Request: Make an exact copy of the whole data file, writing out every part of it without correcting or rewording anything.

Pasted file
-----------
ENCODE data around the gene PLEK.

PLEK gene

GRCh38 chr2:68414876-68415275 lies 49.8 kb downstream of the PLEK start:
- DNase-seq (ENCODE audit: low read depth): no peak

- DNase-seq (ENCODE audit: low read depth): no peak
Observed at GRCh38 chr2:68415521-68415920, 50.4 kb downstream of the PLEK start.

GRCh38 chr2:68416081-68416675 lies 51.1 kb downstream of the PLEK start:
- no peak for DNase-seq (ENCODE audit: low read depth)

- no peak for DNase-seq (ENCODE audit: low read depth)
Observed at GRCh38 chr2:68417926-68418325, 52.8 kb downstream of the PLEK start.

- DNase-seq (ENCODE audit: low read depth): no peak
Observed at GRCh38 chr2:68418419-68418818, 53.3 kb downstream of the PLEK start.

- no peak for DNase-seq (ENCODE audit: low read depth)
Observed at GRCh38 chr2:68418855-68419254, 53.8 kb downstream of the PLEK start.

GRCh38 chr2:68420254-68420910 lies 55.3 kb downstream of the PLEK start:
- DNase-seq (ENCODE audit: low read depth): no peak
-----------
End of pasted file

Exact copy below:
ENCODE data around the gene PLEK.

PLEK gene

GRCh38 chr2:68414876-68415275 lies 49.8 kb downstream of the PLEK start:
- DNase-seq (ENCODE audit: low read depth): no peak

- DNase-seq (ENCODE audit: low read depth): no peak
Observed at GRCh38 chr2:68415521-68415920, 50.4 kb downstream of the PLEK start.

GRCh38 chr2:68416081-68416675 lies 51.1 kb downstream of the PLEK start:
- no peak for DNase-seq (ENCODE audit: low read depth)

- no peak for DNase-seq (ENCODE audit: low read depth)
Observed at GRCh38 chr2:68417926-68418325, 52.8 kb downstream of the PLEK start.

- DNase-seq (ENCODE audit: low read depth): no peak
Observed at GRCh38 chr2:68418419-68418818, 53.3 kb downstream of the PLEK start.

- no peak for DNase-seq (ENCODE audit: low read depth)
Observed at GRCh38 chr2:68418855-68419254, 53.8 kb downstream of the PLEK start.

GRCh38 chr2:68420254-68420910 lies 55.3 kb downstream of the PLEK start:
- DNase-seq (ENCODE audit: low read depth): no peak